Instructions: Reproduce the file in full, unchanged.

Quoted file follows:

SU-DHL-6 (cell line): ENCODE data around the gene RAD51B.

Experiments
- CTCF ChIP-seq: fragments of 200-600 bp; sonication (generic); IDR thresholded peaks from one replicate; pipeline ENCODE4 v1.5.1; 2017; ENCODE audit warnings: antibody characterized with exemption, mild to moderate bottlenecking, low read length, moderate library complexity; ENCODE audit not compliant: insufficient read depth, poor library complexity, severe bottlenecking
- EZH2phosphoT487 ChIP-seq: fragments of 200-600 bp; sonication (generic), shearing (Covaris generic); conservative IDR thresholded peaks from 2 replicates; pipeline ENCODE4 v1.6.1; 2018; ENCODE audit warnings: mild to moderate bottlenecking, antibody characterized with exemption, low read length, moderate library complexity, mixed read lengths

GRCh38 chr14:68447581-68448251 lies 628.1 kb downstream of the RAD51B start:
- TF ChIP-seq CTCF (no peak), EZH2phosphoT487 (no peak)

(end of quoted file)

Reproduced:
SU-DHL-6 (cell line): ENCODE data around the gene RAD51B.

Experiments
- CTCF ChIP-seq: fragments of 200-600 bp; sonication (generic); IDR thresholded peaks from one replicate; pipeline ENCODE4 v1.5.1; 2017; ENCODE audit warnings: antibody characterized with exemption, mild to moderate bottlenecking, low read length, moderate library complexity; ENCODE audit not compliant: insufficient read depth, poor library complexity, severe bottlenecking
- EZH2phosphoT487 ChIP-seq: fragments of 200-600 bp; sonication (generic), shearing (Covaris generic); conservative IDR thresholded peaks from 2 replicates; pipeline ENCODE4 v1.6.1; 2018; ENCODE audit warnings: mild to moderate bottlenecking, antibody characterized with exemption, low read length, moderate library complexity, mixed read lengths

GRCh38 chr14:68447581-68448251 lies 628.1 kb downstream of the RAD51B start:
- TF ChIP-seq CTCF (no peak), EZH2phosphoT487 (no peak)